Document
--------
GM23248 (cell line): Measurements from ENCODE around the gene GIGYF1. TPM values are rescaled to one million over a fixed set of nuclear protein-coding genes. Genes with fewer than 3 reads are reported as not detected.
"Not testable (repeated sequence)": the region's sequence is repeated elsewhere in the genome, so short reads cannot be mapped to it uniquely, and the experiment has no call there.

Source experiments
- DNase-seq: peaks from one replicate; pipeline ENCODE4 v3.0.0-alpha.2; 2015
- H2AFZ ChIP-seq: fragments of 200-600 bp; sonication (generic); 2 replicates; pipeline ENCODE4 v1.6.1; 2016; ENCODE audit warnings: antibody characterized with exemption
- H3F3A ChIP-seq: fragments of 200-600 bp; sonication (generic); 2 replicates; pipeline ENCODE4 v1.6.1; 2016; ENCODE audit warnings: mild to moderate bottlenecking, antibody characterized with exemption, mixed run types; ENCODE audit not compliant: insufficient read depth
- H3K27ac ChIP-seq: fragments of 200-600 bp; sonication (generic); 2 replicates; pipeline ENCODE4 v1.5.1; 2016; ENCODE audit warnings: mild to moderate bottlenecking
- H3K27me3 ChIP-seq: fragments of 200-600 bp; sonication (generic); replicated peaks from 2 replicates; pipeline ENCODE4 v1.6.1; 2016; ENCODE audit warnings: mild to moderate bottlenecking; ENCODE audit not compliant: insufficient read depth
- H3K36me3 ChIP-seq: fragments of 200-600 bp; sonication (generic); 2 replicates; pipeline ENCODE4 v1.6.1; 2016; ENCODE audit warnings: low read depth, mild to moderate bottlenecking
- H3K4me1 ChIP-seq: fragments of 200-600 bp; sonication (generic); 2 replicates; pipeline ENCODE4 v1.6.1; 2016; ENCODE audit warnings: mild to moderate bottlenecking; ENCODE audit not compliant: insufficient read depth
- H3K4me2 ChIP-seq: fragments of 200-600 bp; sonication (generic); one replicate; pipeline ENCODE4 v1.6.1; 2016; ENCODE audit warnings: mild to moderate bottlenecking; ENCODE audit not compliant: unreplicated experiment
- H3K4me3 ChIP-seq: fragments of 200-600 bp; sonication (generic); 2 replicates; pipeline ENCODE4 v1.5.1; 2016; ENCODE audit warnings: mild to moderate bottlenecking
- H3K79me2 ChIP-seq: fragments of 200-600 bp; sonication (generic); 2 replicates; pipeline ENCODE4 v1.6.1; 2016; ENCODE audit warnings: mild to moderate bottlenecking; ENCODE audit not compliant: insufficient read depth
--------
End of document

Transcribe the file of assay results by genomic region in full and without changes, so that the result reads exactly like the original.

GM23248 (cell line): Measurements from ENCODE around the gene GIGYF1. TPM values are rescaled to one million over a fixed set of nuclear protein-coding genes. Genes with fewer than 3 reads are reported as not detected.
"Not testable (repeated sequence)": the region's sequence is repeated elsewhere in the genome, so short reads cannot be mapped to it uniquely, and the experiment has no call there.

Source experiments
- DNase-seq: peaks from one replicate; pipeline ENCODE4 v3.0.0-alpha.2; 2015
- H2AFZ ChIP-seq: fragments of 200-600 bp; sonication (generic); 2 replicates; pipeline ENCODE4 v1.6.1; 2016; ENCODE audit warnings: antibody characterized with exemption
- H3F3A ChIP-seq: fragments of 200-600 bp; sonication (generic); 2 replicates; pipeline ENCODE4 v1.6.1; 2016; ENCODE audit warnings: mild to moderate bottlenecking, antibody characterized with exemption, mixed run types; ENCODE audit not compliant: insufficient read depth
- H3K27ac ChIP-seq: fragments of 200-600 bp; sonication (generic); 2 replicates; pipeline ENCODE4 v1.5.1; 2016; ENCODE audit warnings: mild to moderate bottlenecking
- H3K27me3 ChIP-seq: fragments of 200-600 bp; sonication (generic); replicated peaks from 2 replicates; pipeline ENCODE4 v1.6.1; 2016; ENCODE audit warnings: mild to moderate bottlenecking; ENCODE audit not compliant: insufficient read depth
- H3K36me3 ChIP-seq: fragments of 200-600 bp; sonication (generic); 2 replicates; pipeline ENCODE4 v1.6.1; 2016; ENCODE audit warnings: low read depth, mild to moderate bottlenecking
- H3K4me1 ChIP-seq: fragments of 200-600 bp; sonication (generic); 2 replicates; pipeline ENCODE4 v1.6.1; 2016; ENCODE audit warnings: mild to moderate bottlenecking; ENCODE audit not compliant: insufficient read depth
- H3K4me2 ChIP-seq: fragments of 200-600 bp; sonication (generic); one replicate; pipeline ENCODE4 v1.6.1; 2016; ENCODE audit warnings: mild to moderate bottlenecking; ENCODE audit not compliant: unreplicated experiment
- H3K4me3 ChIP-seq: fragments of 200-600 bp; sonication (generic); 2 replicates; pipeline ENCODE4 v1.5.1; 2016; ENCODE audit warnings: mild to moderate bottlenecking
- H3K79me2 ChIP-seq: fragments of 200-600 bp; sonication (generic); 2 replicates; pipeline ENCODE4 v1.6.1; 2016; ENCODE audit warnings: mild to moderate bottlenecking; ENCODE audit not compliant: insufficient read depth